Right now I’m sitting in the passenger seat of our Rav 4 listening to Simon & Garfunkel’s I Am a Rock while driving in Northern California with my husband by my side (singing about 40% of the words to the song while tooling down the freeway.) This? It’s not my optimal writing situation. But, sometimes, it’s good to get out of your routine, mix things up a bit, and challenge yourself to do the hard stuff and be creative even when the circumstances don’t lend themselves to it. I love to know that I can be creative – no matter where I am or what I am doing (or whose off key singing I’m listening to). I am a warrior!
Another way I love to break routine is to dedicate a couple of times a year to just being creative. I love to get away with a few friends to a cabin or house somewhere pretty and just hunker down and write all day. This is when I can get away from laundry and errands, hang a “Do Not Disturb” sign on my email (with an auto-responder) and just concentrate on getting my creativity on.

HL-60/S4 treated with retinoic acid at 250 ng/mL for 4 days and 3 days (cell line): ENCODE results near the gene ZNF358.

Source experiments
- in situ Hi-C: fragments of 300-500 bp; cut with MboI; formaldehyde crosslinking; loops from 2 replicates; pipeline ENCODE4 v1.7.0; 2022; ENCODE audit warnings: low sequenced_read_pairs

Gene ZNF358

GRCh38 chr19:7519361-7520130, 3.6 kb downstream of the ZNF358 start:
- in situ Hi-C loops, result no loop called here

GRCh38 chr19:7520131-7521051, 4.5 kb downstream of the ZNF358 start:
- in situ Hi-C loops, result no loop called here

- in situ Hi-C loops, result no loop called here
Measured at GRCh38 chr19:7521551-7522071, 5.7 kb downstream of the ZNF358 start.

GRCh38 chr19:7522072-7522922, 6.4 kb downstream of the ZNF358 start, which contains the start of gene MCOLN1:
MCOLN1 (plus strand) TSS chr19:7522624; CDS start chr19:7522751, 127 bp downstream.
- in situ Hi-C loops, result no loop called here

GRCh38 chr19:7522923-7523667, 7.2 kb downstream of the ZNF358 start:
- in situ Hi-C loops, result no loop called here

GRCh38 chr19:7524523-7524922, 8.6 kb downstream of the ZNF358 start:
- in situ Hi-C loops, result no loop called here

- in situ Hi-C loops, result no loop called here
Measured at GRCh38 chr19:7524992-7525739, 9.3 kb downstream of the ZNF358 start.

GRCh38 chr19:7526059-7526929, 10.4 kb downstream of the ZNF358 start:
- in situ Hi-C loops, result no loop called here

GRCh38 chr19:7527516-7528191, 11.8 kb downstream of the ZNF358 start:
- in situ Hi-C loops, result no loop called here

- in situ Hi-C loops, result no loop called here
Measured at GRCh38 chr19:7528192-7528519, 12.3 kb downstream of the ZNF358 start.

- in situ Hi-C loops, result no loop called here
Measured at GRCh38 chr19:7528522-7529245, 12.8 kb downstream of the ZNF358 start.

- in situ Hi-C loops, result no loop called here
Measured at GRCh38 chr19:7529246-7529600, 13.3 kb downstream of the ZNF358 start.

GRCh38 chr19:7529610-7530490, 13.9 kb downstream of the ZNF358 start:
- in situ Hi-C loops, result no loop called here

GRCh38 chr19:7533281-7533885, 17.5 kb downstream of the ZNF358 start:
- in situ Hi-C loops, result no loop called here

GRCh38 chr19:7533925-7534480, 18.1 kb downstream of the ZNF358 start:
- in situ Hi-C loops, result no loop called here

Your To Do: Don’t have a cabin in the words? That’s OK. Take a Saturday in a Starbucks, or even rent a hotel room with a friend. (But be sure to set up the schedule ahead of time so you know when to chat and when to write. There’s nothing worse than coming home from a writer’s retreat without having written anything…)
Plan Out Your Day
There is something about having a well-scheduled day that forces you not only to stay on track, but actually frees up your brain to think differently.
I love scheduling my day and seeing it on paper – it helps me see my day in chunks and make plans to create.
When I’m scheduling, I try to break up my “thinking-about-how-to-write-this-article” heavy thinking with “folding-the-load-of-towels” non-thinking so that my brain has some time to be free and play. As much as I would love to concentrate my way into brilliant thoughts, most of my favorite ideas come while unloading the dishwasher and removing puggle hair from the couch.